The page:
Lecture 5 – January 21
Obama was portrayed as a ‘superman’, the man who would bring change. He was
compared to Nixon and other great characters in American History. However, John
McCain tried to portray Obama as being like a ‘thug’ from Chicago (photograph
shown from Obama with black sunglasses). There seemed to be some weird
affection for Obama which was more appropriate for personal relationships.
One of Freud’s ideas based on sessions with patients psychotherapy
o patients would respond to Freud like he was one of their significant
others (i.e., if they had a harsh and judgmental father, would expect
him to act harsh and judgmentally and respond in that way to Freud).
Freud thought that something from a different relationship was
transferred to him.
Although started out as a concept of psychotherapy, it is now found in all sort
of relationships (student-teacher etc.). A lot of emotional stuff between
relationships can be transferred.
For a concept to influence us, it has to be stored somewhere in our memory. When
we know more about how our (social) knowledge is stored, we can start to
understand a little bit of how it gets activated and applied to new relationships.
How is social knowledge stored in memory, and how is it that it has these
kinds of influence on social perception?
We have a schema for all different situations (weddings, lectures etc.)
schema theory says that schema’s are made out of abstract knowledge that
is hierarchically organized. We gain expertise (abstract generalities) about
situations and persons.
The term ‘schema’ is often used loosely in the sense of ‘concept’, but this is
untrue. Formally, it can only be used in the sense of abstract knowledge
Cohen (1981): showed participants the same videotape of a woman having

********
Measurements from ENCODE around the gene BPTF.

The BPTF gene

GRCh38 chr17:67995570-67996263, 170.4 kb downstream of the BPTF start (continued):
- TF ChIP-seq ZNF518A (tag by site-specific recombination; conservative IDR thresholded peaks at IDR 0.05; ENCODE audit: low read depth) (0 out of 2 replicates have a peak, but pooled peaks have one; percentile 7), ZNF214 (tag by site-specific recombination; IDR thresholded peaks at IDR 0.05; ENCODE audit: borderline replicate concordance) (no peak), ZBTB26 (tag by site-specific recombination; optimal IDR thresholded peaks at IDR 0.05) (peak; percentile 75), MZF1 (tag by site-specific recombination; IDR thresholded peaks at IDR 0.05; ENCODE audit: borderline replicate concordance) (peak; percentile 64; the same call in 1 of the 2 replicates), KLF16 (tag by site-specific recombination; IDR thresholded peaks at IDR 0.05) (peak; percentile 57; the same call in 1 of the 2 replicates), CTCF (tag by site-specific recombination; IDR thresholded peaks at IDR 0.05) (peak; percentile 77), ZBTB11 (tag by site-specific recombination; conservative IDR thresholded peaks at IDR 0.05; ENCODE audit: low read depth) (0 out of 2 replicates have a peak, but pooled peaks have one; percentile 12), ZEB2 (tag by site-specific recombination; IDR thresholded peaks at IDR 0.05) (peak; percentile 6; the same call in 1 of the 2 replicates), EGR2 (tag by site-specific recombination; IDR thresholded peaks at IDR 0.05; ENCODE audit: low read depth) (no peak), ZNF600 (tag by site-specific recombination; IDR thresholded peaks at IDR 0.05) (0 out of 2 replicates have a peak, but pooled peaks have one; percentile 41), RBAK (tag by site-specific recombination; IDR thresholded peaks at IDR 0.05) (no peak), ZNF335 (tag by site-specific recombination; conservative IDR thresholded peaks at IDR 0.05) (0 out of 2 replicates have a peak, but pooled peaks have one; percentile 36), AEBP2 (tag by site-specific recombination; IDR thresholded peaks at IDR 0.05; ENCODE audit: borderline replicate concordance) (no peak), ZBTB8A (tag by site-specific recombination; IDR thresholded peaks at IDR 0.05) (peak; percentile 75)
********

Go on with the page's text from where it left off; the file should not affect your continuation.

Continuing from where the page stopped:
birthday dinner with her husband.
o Casually mentioned the woman’s occupation beforehand whether
she was a waitress or a librarian
o He later asked people to remember as much from the videotape as
they could, and found that they were better able to recall info that fit
the schema/label of the profession they were told she had (waitress:
drank beer, owned her own bowling ball/librarian: she wore glasses,
she liked classical music)
Cohen’s study implies that social knowledge (and schema’s) influences our
attention toward certain things, inference we make, our memory, etc. This term ‘schema’ is often used loosely, to mean the same as concept,
category, knowledge structure...
Let’s look at some other forms of knowledge representation, and effects on
Specific instances in memory influence processing of similar stimulus,
typically called to mind by feature overlap with the stimulus (applicability)
things you look at trigger things that are associated with these things
o Subjects undergo unpleasant interaction with ‘experimenter 1’: come
across term birth order, ask what it means, and experimenter would be
very demeaning and condescending
o Then, subjects encounters two receptionists, one that kind of looks like
o Will visual similarity cause subject to make assumptions and react to
the receptionist with similar looks differently?
o Behavior was measured How many would walk towards one that
looked like experimenter, and how many would walk towards the other
one? (You would expect looks didn’t matter, so roughly 50% for every
receptionist in control condition)
• Control Condition: 55%
• Unfriendly Condition: 20%
This is an example of how a single experience, produces the kind of judgment
biases and behavioral effects….
Processing can be influenced by one exemplar, OR by many exemplars at
once someone new may not fit into just one category thus, all different
exemplars/categories are activated in perceiving this new person.
In our normal, social interactions we are influenced by episodic memories
(specific examplars) of times when we met a certain person as opposed to
Instead of only specific exemplars we also group together related info
according to prototype structures (family resemblance):
o central and peripheral members or features
o Think of a bird e.g., robin, pigeon, flamingo, penguin
o Think of features of a bird e.g., wings, feathers, beak, sings, flies
south for winter
i.e., if you’ve only been to 3 weddings, may have very strong exemplars that
influence your processing, but once you’ve been to 100 it starts to look like a
more elaborate category
Beverly Fehr (1984): characteristics of love/concepts of emotions and
relationships o From a list of various characte